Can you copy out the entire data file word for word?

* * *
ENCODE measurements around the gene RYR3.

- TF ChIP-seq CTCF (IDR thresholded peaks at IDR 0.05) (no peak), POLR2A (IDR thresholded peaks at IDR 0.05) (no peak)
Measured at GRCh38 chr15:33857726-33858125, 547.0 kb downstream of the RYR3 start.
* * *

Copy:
ENCODE measurements around the gene RYR3.

- TF ChIP-seq CTCF (IDR thresholded peaks at IDR 0.05) (no peak), POLR2A (IDR thresholded peaks at IDR 0.05) (no peak)
Measured at GRCh38 chr15:33857726-33858125, 547.0 kb downstream of the RYR3 start.